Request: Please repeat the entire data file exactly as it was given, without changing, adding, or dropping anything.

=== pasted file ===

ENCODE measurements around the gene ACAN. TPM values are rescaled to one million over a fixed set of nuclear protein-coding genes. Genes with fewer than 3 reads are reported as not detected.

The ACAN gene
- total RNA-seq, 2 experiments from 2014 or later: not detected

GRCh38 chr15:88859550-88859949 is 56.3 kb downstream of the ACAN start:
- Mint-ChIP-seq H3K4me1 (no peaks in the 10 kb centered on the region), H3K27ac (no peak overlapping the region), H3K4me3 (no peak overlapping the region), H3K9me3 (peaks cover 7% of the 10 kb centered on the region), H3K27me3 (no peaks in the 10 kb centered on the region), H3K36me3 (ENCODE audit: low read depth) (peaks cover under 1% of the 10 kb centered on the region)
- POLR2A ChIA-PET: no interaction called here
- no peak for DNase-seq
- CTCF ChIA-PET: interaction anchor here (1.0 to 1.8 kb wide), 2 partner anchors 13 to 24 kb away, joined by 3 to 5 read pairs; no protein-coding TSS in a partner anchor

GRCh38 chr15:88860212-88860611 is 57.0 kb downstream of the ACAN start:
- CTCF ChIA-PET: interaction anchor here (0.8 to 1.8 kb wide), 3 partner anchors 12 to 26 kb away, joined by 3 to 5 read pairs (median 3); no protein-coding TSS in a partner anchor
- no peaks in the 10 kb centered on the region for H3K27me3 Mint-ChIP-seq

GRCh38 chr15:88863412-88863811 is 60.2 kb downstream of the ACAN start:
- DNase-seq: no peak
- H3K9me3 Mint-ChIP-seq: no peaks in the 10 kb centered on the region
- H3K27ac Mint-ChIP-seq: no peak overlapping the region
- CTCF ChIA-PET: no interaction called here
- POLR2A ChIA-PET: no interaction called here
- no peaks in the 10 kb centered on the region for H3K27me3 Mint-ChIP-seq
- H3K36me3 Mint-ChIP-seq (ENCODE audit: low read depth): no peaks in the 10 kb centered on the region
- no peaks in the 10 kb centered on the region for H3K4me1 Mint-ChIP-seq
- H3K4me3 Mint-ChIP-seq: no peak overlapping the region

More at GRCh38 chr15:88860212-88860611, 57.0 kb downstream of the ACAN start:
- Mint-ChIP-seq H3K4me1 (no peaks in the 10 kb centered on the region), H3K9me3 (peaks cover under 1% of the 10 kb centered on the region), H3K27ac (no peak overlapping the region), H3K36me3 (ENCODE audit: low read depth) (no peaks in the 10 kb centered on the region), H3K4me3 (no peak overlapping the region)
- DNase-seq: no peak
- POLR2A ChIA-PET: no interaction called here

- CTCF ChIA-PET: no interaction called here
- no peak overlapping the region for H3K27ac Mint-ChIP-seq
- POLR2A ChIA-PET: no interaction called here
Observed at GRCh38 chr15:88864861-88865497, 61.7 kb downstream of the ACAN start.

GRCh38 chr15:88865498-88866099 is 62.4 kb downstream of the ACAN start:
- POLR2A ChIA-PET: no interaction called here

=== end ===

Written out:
ENCODE measurements around the gene ACAN. TPM values are rescaled to one million over a fixed set of nuclear protein-coding genes. Genes with fewer than 3 reads are reported as not detected.

The ACAN gene
- total RNA-seq, 2 experiments from 2014 or later: not detected

GRCh38 chr15:88859550-88859949 is 56.3 kb downstream of the ACAN start:
- Mint-ChIP-seq H3K4me1 (no peaks in the 10 kb centered on the region), H3K27ac (no peak overlapping the region), H3K4me3 (no peak overlapping the region), H3K9me3 (peaks cover 7% of the 10 kb centered on the region), H3K27me3 (no peaks in the 10 kb centered on the region), H3K36me3 (ENCODE audit: low read depth) (peaks cover under 1% of the 10 kb centered on the region)
- POLR2A ChIA-PET: no interaction called here
- no peak for DNase-seq
- CTCF ChIA-PET: interaction anchor here (1.0 to 1.8 kb wide), 2 partner anchors 13 to 24 kb away, joined by 3 to 5 read pairs; no protein-coding TSS in a partner anchor

GRCh38 chr15:88860212-88860611 is 57.0 kb downstream of the ACAN start:
- CTCF ChIA-PET: interaction anchor here (0.8 to 1.8 kb wide), 3 partner anchors 12 to 26 kb away, joined by 3 to 5 read pairs (median 3); no protein-coding TSS in a partner anchor
- no peaks in the 10 kb centered on the region for H3K27me3 Mint-ChIP-seq

GRCh38 chr15:88863412-88863811 is 60.2 kb downstream of the ACAN start:
- DNase-seq: no peak
- H3K9me3 Mint-ChIP-seq: no peaks in the 10 kb centered on the region
- H3K27ac Mint-ChIP-seq: no peak overlapping the region
- CTCF ChIA-PET: no interaction called here
- POLR2A ChIA-PET: no interaction called here
- no peaks in the 10 kb centered on the region for H3K27me3 Mint-ChIP-seq
- H3K36me3 Mint-ChIP-seq (ENCODE audit: low read depth): no peaks in the 10 kb centered on the region
- no peaks in the 10 kb centered on the region for H3K4me1 Mint-ChIP-seq
- H3K4me3 Mint-ChIP-seq: no peak overlapping the region

More at GRCh38 chr15:88860212-88860611, 57.0 kb downstream of the ACAN start:
- Mint-ChIP-seq H3K4me1 (no peaks in the 10 kb centered on the region), H3K9me3 (peaks cover under 1% of the 10 kb centered on the region), H3K27ac (no peak overlapping the region), H3K36me3 (ENCODE audit: low read depth) (no peaks in the 10 kb centered on the region), H3K4me3 (no peak overlapping the region)
- DNase-seq: no peak
- POLR2A ChIA-PET: no interaction called here

- CTCF ChIA-PET: no interaction called here
- no peak overlapping the region for H3K27ac Mint-ChIP-seq
- POLR2A ChIA-PET: no interaction called here
Observed at GRCh38 chr15:88864861-88865497, 61.7 kb downstream of the ACAN start.

GRCh38 chr15:88865498-88866099 is 62.4 kb downstream of the ACAN start:
- POLR2A ChIA-PET: no interaction called here